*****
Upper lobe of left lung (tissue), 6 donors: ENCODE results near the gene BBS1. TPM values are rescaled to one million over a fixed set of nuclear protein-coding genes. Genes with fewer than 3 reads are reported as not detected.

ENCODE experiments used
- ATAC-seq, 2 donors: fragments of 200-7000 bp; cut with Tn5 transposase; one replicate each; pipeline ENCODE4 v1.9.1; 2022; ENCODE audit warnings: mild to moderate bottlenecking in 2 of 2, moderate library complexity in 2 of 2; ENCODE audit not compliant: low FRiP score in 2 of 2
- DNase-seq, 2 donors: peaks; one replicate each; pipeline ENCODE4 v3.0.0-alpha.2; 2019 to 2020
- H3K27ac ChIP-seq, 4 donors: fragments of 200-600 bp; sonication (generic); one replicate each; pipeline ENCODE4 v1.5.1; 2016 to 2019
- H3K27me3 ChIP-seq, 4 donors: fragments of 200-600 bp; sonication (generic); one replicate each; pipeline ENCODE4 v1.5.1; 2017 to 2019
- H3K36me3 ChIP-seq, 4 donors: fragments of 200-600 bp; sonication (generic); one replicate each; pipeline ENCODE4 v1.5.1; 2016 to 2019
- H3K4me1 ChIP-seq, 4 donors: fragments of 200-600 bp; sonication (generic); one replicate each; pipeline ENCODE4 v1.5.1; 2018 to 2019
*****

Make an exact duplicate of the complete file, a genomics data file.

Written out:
Upper lobe of left lung (tissue), 6 donors: ENCODE results near the gene BBS1. TPM values are rescaled to one million over a fixed set of nuclear protein-coding genes. Genes with fewer than 3 reads are reported as not detected.

ENCODE experiments used
- ATAC-seq, 2 donors: fragments of 200-7000 bp; cut with Tn5 transposase; one replicate each; pipeline ENCODE4 v1.9.1; 2022; ENCODE audit warnings: mild to moderate bottlenecking in 2 of 2, moderate library complexity in 2 of 2; ENCODE audit not compliant: low FRiP score in 2 of 2
- DNase-seq, 2 donors: peaks; one replicate each; pipeline ENCODE4 v3.0.0-alpha.2; 2019 to 2020
- H3K27ac ChIP-seq, 4 donors: fragments of 200-600 bp; sonication (generic); one replicate each; pipeline ENCODE4 v1.5.1; 2016 to 2019
- H3K27me3 ChIP-seq, 4 donors: fragments of 200-600 bp; sonication (generic); one replicate each; pipeline ENCODE4 v1.5.1; 2017 to 2019
- H3K36me3 ChIP-seq, 4 donors: fragments of 200-600 bp; sonication (generic); one replicate each; pipeline ENCODE4 v1.5.1; 2016 to 2019
- H3K4me1 ChIP-seq, 4 donors: fragments of 200-600 bp; sonication (generic); one replicate each; pipeline ENCODE4 v1.5.1; 2018 to 2019